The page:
This is a handheld marine flare with a pull ring. It looks somewhat like an ordinary highway safety flare, except that it ignites by the pull ring in the handle end, and it only burns for 60 seconds. It is just the thing that you would want if you were out on the water in a disabled boat and you think you see help approaching in the distance. Well, when hiking alone in grizzly country, you can ignite one of those pretty quickly and wave it at the animal. They don't like the bright light or the smoke, so they tend to go the other way. In serious grizzly country, the guides carry two flares, and sometimes they get the pull ring out and ready to pop, but they seldom have to actually ignite it. In Alaska, a number of stores stock bear flares, especially as you get close to bear country, e.g. the Kenai Peninsula.
The label on mine: C*I*L /Orion. Handheld white flare. Made in Italy.
In the Lower 48, stores never stock them unless they are marine/yacht/boating stores.
The good news is that a bear flare is much lighter than bear spray. It is a little more for close quarters combat, though.
Black bears are way too cuddly to use either on 'em.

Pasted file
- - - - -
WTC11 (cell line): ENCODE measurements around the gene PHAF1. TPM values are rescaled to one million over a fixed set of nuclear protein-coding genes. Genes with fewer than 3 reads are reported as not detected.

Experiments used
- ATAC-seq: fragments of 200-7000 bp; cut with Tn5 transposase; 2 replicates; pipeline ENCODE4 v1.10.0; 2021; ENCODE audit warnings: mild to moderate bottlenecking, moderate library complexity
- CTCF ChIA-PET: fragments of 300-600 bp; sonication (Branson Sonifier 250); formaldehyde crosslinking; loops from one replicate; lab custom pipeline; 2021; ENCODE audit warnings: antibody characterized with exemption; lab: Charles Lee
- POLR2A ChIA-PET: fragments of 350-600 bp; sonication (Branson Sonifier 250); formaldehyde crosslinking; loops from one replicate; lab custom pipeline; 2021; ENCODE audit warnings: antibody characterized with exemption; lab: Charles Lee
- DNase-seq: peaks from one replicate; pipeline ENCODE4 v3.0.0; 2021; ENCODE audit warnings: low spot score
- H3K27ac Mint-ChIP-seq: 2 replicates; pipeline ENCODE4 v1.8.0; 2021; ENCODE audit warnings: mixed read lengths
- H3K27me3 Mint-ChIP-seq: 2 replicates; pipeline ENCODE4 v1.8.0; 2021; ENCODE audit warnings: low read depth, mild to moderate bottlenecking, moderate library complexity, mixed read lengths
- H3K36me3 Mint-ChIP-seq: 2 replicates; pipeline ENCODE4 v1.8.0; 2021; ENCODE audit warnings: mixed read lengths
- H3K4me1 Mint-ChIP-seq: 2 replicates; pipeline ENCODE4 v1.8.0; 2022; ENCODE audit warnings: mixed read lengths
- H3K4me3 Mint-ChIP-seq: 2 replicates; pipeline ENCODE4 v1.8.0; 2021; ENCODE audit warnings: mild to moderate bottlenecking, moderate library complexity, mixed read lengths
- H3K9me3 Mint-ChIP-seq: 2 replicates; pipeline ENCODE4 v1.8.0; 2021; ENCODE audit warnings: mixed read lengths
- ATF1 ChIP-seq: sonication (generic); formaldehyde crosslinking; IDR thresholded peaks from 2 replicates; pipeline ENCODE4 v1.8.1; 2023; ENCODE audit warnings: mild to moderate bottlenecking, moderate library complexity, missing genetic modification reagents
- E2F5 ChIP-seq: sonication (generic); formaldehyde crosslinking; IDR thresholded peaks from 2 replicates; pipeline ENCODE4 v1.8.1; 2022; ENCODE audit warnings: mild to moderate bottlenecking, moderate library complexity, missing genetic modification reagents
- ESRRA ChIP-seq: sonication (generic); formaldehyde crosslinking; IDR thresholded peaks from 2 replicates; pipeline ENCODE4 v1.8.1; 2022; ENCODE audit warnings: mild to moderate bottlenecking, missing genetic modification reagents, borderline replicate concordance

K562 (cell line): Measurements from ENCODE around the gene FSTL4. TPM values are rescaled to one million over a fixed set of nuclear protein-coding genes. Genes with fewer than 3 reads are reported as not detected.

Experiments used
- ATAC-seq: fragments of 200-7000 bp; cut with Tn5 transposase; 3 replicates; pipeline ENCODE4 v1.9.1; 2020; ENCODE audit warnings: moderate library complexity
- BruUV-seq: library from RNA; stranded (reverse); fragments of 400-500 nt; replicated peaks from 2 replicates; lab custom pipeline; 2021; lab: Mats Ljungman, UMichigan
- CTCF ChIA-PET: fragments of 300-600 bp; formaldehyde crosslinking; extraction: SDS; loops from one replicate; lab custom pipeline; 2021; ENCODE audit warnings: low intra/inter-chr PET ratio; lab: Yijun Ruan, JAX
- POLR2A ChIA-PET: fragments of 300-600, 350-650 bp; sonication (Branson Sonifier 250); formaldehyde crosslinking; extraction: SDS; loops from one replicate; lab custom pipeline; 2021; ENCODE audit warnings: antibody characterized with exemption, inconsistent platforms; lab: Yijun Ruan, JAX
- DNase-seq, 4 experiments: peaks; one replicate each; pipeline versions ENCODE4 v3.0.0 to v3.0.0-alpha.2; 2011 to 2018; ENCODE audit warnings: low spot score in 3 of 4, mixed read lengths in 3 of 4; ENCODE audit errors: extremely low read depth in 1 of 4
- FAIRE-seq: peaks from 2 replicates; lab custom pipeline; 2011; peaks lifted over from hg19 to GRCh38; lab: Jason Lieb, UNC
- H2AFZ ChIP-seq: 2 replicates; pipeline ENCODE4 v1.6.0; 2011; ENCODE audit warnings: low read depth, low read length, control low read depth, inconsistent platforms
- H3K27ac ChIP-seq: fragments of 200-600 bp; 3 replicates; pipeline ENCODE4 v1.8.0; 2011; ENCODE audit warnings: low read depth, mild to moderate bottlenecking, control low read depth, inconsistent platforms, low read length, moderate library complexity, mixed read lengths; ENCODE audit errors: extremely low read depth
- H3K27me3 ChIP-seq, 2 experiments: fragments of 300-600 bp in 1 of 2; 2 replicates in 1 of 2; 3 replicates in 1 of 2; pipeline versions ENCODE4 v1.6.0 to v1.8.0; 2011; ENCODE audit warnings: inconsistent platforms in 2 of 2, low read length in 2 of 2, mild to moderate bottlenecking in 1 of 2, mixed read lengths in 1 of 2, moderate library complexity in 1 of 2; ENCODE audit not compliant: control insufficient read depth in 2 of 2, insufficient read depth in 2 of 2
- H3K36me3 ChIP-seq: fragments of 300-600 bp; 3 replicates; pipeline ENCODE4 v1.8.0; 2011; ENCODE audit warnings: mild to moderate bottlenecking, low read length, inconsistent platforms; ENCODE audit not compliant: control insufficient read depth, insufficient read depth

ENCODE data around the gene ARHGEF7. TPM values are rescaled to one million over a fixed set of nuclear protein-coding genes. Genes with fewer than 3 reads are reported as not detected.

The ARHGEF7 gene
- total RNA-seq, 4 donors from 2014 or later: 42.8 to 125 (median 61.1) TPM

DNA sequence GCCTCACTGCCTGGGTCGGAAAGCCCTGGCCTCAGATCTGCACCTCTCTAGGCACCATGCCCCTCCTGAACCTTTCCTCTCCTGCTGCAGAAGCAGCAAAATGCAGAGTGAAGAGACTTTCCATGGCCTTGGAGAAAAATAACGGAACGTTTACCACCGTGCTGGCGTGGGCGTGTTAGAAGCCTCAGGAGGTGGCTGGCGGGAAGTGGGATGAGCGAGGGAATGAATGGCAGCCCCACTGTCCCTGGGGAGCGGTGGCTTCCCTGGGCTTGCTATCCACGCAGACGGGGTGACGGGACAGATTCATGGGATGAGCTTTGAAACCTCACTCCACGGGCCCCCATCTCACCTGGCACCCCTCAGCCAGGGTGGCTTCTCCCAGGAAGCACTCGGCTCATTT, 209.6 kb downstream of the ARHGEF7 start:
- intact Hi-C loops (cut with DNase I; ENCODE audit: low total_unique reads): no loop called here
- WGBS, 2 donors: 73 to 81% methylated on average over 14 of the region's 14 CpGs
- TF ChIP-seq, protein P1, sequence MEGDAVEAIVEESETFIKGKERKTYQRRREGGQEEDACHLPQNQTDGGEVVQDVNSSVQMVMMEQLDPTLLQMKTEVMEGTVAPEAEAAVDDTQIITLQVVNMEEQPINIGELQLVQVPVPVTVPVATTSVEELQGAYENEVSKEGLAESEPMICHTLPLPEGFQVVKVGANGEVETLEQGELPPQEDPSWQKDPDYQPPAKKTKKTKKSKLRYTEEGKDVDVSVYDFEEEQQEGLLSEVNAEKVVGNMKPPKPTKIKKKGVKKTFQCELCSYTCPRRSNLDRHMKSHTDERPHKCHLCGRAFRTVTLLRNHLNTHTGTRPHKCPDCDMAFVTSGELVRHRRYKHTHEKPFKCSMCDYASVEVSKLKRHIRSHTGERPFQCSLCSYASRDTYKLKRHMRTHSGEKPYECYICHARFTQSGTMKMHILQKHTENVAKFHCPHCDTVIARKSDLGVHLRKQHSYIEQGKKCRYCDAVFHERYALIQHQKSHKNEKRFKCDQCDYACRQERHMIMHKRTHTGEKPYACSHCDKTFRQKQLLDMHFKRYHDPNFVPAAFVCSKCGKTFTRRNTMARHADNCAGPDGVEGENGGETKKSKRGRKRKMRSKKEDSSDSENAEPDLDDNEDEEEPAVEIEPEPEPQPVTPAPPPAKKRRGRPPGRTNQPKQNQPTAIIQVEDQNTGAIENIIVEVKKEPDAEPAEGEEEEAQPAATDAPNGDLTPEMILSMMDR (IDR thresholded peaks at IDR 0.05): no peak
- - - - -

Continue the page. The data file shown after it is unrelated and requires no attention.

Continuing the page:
Edit/Correction: I just weighed. The flare is 9 oz., and the spray is 11.5 oz.
–B.G.–Jul 11, 2011 at 8:17 am #1758028
NMJul 12, 2011 at 6:09 am #1758393
Mike MBPL Member
curious have you tried the murmur w/ the hipbelt? are your shoulders still sore w/ 10#'s?
I have an Ion that has a "hip belt", I hesitate to even call it a hipbelt- it's a simple 1" nylon strap, I use it, but am convinced it does nothing in the way of weight transfer (like a traditional backpacking belt would do)- I simply use it to keep the pack from moving about
my 3-4 day trips the pack starts off @ ~ 15# and has never been uncomfortable
it does have a sternum strap and that is useful for getting the shoulder straps orientated where they need to beJul 12, 2011 at 8:58 am #1758433
I do use the murmur, and have used it with and without the hipbelt. It truly doesn't make a huge difference. The hipbelt feels lik it does transfer some weigiht, but it really is just there for stablizing.
It's not during the trip that makes my shoulders sore. It's AFTER the trip.